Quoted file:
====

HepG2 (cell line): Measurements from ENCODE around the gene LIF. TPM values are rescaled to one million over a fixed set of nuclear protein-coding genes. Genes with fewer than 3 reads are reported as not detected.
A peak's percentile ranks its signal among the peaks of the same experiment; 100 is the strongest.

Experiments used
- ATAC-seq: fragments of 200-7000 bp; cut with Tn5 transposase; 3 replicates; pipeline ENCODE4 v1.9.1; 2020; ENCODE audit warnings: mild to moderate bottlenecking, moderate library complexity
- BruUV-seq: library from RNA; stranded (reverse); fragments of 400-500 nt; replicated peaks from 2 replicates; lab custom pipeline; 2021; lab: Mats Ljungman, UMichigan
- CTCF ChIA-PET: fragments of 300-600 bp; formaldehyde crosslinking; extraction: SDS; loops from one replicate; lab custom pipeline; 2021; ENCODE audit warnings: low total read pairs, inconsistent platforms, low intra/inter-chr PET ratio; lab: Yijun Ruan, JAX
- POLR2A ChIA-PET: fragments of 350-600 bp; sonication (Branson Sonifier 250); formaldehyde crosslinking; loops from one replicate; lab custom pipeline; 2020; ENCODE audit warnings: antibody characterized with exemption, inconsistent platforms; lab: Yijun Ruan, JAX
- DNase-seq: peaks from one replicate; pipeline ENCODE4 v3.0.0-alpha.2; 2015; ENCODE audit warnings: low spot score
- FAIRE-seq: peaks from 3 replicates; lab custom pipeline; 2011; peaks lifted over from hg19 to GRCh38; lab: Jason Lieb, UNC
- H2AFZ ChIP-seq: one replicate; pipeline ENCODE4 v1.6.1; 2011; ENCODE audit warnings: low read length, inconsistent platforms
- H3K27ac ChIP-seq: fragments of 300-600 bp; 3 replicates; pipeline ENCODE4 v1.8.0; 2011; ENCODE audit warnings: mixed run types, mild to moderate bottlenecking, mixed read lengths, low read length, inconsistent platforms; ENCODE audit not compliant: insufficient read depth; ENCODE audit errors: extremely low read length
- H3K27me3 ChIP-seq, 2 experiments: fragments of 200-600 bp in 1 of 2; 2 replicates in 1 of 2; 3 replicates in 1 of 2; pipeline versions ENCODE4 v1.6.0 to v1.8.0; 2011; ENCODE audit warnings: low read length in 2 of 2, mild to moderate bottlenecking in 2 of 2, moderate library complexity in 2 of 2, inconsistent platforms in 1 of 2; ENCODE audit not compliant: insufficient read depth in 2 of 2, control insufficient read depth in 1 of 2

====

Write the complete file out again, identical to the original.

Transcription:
HepG2 (cell line): Measurements from ENCODE around the gene LIF. TPM values are rescaled to one million over a fixed set of nuclear protein-coding genes. Genes with fewer than 3 reads are reported as not detected.
A peak's percentile ranks its signal among the peaks of the same experiment; 100 is the strongest.

Experiments used
- ATAC-seq: fragments of 200-7000 bp; cut with Tn5 transposase; 3 replicates; pipeline ENCODE4 v1.9.1; 2020; ENCODE audit warnings: mild to moderate bottlenecking, moderate library complexity
- BruUV-seq: library from RNA; stranded (reverse); fragments of 400-500 nt; replicated peaks from 2 replicates; lab custom pipeline; 2021; lab: Mats Ljungman, UMichigan
- CTCF ChIA-PET: fragments of 300-600 bp; formaldehyde crosslinking; extraction: SDS; loops from one replicate; lab custom pipeline; 2021; ENCODE audit warnings: low total read pairs, inconsistent platforms, low intra/inter-chr PET ratio; lab: Yijun Ruan, JAX
- POLR2A ChIA-PET: fragments of 350-600 bp; sonication (Branson Sonifier 250); formaldehyde crosslinking; loops from one replicate; lab custom pipeline; 2020; ENCODE audit warnings: antibody characterized with exemption, inconsistent platforms; lab: Yijun Ruan, JAX
- DNase-seq: peaks from one replicate; pipeline ENCODE4 v3.0.0-alpha.2; 2015; ENCODE audit warnings: low spot score
- FAIRE-seq: peaks from 3 replicates; lab custom pipeline; 2011; peaks lifted over from hg19 to GRCh38; lab: Jason Lieb, UNC
- H2AFZ ChIP-seq: one replicate; pipeline ENCODE4 v1.6.1; 2011; ENCODE audit warnings: low read length, inconsistent platforms
- H3K27ac ChIP-seq: fragments of 300-600 bp; 3 replicates; pipeline ENCODE4 v1.8.0; 2011; ENCODE audit warnings: mixed run types, mild to moderate bottlenecking, mixed read lengths, low read length, inconsistent platforms; ENCODE audit not compliant: insufficient read depth; ENCODE audit errors: extremely low read length
- H3K27me3 ChIP-seq, 2 experiments: fragments of 200-600 bp in 1 of 2; 2 replicates in 1 of 2; 3 replicates in 1 of 2; pipeline versions ENCODE4 v1.6.0 to v1.8.0; 2011; ENCODE audit warnings: low read length in 2 of 2, mild to moderate bottlenecking in 2 of 2, moderate library complexity in 2 of 2, inconsistent platforms in 1 of 2; ENCODE audit not compliant: insufficient read depth in 2 of 2, control insufficient read depth in 1 of 2